Legg Mason Inc.'s fiscal fourth-quarter loss rose on charges related to its elimination of structured investment vehicles, and the money manager slashed its quarterly dividend 88%, to 3 cents a share.

Amid troubles in the asset-backed commercial paper market, Legg Mason has taken steps to protect itself from related losses by providing extra support for its money market funds. In April it removed the last of the SIV-issued risky securities it had held.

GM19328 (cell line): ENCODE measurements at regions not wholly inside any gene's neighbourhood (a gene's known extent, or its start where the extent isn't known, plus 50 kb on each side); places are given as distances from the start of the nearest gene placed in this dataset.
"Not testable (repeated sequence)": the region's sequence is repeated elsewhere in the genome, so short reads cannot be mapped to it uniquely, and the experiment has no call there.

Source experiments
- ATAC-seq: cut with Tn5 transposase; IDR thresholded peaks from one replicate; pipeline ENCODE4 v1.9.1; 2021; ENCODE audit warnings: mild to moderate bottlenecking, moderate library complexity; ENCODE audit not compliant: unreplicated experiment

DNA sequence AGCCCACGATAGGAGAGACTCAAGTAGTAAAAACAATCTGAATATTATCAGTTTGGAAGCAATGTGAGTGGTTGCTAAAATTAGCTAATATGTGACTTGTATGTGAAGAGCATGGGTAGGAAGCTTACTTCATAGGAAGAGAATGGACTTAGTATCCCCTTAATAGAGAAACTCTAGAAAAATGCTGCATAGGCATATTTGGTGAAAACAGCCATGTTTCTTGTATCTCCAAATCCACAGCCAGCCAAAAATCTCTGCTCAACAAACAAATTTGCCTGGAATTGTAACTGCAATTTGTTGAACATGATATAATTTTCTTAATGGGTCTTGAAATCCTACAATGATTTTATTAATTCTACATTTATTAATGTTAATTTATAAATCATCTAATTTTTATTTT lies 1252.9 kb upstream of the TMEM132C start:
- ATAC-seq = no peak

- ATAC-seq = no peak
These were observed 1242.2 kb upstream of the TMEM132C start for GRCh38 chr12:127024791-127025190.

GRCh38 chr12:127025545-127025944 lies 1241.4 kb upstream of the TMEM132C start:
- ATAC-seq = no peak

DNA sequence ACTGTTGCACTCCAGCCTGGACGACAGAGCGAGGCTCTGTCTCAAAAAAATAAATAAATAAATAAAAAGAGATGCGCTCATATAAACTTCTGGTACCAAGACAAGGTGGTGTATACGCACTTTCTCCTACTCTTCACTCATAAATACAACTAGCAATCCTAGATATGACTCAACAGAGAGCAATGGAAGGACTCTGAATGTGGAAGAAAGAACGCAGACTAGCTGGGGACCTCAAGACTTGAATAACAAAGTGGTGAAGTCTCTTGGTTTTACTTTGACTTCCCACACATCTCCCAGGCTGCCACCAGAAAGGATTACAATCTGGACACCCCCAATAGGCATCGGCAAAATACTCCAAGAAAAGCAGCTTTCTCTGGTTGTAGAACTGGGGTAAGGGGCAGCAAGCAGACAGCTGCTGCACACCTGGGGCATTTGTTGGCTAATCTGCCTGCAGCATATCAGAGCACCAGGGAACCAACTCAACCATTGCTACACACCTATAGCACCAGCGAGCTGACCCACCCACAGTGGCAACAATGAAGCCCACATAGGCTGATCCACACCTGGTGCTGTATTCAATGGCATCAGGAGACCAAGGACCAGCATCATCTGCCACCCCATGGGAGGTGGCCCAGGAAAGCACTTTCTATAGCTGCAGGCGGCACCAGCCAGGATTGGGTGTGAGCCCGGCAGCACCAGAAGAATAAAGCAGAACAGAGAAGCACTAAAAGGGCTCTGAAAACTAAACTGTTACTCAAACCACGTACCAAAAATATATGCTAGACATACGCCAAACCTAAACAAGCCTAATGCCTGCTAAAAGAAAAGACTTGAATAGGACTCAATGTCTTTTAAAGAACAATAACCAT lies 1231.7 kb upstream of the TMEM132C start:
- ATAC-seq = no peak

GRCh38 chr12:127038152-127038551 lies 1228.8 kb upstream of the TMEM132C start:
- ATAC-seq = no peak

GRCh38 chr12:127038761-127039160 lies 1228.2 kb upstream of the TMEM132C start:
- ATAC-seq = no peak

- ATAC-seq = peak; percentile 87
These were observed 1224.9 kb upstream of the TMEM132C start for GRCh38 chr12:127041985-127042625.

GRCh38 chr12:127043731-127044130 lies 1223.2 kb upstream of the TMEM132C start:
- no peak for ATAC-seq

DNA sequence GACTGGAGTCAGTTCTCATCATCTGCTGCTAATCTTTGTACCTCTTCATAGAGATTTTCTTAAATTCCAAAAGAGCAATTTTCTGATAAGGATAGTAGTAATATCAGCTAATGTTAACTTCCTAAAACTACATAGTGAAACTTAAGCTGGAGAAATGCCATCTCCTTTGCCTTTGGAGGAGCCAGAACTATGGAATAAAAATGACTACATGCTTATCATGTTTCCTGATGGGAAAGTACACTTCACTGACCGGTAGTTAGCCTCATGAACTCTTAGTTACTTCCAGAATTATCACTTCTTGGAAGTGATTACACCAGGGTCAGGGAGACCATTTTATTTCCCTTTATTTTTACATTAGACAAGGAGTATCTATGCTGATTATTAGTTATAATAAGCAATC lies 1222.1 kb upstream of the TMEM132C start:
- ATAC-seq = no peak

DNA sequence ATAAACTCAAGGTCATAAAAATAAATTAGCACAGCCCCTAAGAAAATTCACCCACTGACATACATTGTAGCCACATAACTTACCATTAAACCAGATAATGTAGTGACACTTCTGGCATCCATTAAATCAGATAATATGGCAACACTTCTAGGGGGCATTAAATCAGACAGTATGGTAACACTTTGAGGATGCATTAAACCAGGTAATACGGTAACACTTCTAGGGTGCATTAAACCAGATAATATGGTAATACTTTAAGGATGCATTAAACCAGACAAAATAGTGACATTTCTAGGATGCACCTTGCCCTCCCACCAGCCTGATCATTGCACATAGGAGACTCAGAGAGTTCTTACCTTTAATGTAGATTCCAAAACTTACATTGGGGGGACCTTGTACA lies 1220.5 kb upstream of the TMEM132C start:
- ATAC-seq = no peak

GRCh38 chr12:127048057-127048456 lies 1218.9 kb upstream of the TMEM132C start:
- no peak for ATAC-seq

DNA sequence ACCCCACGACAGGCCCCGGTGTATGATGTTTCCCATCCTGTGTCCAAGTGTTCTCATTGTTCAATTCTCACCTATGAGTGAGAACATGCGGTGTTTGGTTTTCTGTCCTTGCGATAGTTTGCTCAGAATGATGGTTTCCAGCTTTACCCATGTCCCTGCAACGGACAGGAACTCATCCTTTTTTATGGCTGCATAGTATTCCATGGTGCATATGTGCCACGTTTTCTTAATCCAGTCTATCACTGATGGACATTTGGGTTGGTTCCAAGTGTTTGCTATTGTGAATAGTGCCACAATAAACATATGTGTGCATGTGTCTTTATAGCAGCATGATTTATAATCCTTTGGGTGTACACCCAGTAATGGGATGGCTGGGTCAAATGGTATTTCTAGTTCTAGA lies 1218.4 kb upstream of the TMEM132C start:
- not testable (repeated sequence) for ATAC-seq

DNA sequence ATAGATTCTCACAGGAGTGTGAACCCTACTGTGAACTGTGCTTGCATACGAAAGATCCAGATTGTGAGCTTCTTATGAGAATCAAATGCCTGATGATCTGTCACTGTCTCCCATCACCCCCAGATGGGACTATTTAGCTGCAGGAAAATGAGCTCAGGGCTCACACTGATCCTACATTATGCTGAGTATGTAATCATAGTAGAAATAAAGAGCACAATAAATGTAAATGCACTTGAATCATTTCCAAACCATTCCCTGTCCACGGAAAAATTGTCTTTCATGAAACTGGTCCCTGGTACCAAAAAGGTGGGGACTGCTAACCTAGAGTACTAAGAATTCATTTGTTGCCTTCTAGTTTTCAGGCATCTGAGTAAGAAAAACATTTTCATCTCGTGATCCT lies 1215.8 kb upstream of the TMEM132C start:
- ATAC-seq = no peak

The Baltimore company, whose fiscal fourth quarter ended March 31, said Tuesday that it has reorganized its business into two divisions — Americas and international — as it looks to better align its resources to new growth opportunities.

Legg Mason posted a loss of $325.1 million, or $2.29 a share, for the three months, compared with a year-earlier loss of $255.5 million, or $1.81 a share. The results included, as expected, a charge of $2.59 a share for eliminating all remaining SIVs from its money market funds. The charge was not larger because the company has already sharply written the instruments down.

Revenue fell 42%, to $617.2 million. On average, analysts surveyed by Thomson Reuters expected a loss of $2.33 on revenue of $611 million.

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